Leadership Trumps Loss

They say, “When Mama dies, it’s all over.” I personally experience this wherein my mother did recently succumb to cancer and life, as I knew it, is all over. However, this is not all bad. There pulsed a distinct antagonism and competitive combative interplay with everything about my mother that now lies at rest quite peacefully. The tension releases from my system like taking that deep inhale and exhale when on the line, waiting for the target to turn. I now preside as head female over our family group: my dad, my grown children, my siblings, my nephews. As the leader, or team captain, I take my position very seriously, very lovingly, checking in on Pops and the gang regularly. I travel often to my SoCal Homeland not just to help go through Mother’s personal effects, but also to BE there. Leadership is not simply what I feel like doing or what I am in the mood for, it is doing the right thing for the right reason for the good of my group. Currently, one of my nephews prepares for his black belt in karate and he actively seeks extra edged weapons training from me every time I visit. From one position of leadership to the next, I accept this weapons instructional request with great honor. My nephew shows commitment and dedication. He hangs onto my every word. He recites the safety rules, knowing that asking his parents’ permission is Rule #1. He is only 10-years-old. To know that I contribute to the decency of a delinquent, that I help instill competence and confidence and discipline soundly confirms my leadership. I know, now, I have lost nothing with the physical absence of my mom, but that I gain what I give: competence, confidence, discipline. Here’s to Mother and leadership wisely employed.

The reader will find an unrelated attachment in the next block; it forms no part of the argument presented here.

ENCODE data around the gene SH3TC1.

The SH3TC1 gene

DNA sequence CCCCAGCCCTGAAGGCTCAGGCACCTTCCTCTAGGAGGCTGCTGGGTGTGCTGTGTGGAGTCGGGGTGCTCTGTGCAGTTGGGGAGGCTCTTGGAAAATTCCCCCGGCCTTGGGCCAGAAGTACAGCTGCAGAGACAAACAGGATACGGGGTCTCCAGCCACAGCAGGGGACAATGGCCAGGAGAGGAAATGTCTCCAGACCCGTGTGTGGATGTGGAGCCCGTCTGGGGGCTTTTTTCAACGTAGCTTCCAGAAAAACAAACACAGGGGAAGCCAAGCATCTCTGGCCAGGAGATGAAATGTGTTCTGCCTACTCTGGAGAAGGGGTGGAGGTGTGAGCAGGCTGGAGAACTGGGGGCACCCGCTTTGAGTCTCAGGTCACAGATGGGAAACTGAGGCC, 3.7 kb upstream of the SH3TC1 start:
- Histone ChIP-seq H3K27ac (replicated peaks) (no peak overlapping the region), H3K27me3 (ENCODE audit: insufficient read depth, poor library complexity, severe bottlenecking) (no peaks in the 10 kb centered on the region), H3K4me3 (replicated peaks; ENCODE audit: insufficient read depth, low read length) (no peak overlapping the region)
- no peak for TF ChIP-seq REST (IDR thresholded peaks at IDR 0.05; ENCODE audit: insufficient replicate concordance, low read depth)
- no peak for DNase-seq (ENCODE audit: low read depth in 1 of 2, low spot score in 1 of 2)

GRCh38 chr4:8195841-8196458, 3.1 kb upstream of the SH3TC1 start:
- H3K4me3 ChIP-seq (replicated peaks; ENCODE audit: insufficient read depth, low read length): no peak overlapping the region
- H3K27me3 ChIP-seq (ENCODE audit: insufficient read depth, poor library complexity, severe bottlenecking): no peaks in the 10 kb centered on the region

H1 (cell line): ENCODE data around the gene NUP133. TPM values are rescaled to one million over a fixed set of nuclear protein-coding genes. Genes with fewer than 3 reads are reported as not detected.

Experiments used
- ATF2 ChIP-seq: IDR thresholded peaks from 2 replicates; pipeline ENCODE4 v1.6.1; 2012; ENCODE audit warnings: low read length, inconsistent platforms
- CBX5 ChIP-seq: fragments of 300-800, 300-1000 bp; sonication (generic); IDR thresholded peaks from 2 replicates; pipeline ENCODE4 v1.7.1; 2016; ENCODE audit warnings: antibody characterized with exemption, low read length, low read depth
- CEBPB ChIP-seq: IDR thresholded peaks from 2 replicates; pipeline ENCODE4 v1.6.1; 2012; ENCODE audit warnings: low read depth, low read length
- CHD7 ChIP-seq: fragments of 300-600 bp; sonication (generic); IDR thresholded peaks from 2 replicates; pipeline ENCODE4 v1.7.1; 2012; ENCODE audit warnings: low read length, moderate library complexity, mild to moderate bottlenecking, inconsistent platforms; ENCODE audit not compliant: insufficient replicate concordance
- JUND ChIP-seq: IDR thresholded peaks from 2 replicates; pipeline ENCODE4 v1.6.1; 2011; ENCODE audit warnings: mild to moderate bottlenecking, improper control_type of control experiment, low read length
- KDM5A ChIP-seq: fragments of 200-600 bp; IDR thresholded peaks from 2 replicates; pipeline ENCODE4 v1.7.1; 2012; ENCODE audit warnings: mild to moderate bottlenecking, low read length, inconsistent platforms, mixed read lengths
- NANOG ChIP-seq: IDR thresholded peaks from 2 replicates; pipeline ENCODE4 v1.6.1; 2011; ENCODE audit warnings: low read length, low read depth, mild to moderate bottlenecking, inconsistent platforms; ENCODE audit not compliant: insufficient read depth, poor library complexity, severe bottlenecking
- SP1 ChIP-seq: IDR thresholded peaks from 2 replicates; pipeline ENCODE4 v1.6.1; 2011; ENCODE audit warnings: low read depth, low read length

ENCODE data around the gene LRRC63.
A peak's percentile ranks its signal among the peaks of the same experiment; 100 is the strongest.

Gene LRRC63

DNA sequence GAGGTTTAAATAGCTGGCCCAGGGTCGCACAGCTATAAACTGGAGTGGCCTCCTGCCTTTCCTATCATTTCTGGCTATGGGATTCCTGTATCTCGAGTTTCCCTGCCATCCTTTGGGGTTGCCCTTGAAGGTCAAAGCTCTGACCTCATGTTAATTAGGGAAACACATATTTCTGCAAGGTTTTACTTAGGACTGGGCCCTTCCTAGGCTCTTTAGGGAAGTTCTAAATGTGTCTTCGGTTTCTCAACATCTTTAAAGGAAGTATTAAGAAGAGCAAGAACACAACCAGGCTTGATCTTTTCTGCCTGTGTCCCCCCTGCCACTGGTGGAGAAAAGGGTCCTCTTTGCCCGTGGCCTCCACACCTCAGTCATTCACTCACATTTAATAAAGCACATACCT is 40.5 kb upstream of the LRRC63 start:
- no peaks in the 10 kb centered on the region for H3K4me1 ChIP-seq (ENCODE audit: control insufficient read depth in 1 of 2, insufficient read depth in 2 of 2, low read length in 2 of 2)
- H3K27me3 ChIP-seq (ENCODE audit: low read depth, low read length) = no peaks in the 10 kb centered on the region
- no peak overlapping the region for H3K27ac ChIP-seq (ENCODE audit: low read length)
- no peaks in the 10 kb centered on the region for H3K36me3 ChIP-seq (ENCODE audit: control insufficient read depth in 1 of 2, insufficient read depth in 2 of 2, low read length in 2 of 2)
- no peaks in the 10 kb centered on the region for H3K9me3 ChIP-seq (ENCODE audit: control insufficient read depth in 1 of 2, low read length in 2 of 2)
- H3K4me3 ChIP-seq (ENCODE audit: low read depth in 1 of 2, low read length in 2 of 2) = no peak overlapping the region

About admin

"I worked as a Federal Law Enforcement Officer for over 14 years, in a firearms carrying capacity. First assigned to LAX (1994), then to the Los Angeles/ Long Beach Seaport (1997-2007), I took an early retirement from my final duty station of El Paso, TX (2007-2008). Never having handled firearms prior to this job, I give full credit for my initial shooting lessons and safe firearms handling skills to the government. As I began to compete, I gleaned tips and coaching lessons from the best law enforcement instructors across the nation, turning myself into one of the best, too. I was a firearms instructor in Los Angeles and a national level competitor on a formally sponsored team from 1999 through 2003, being sent all over the nation for pistol match competitions. As a result of this gift of an experience, I went on to set five national records in the law enforcement shooting sports. Check in regularly to read about those and other adventures and misadventures!"
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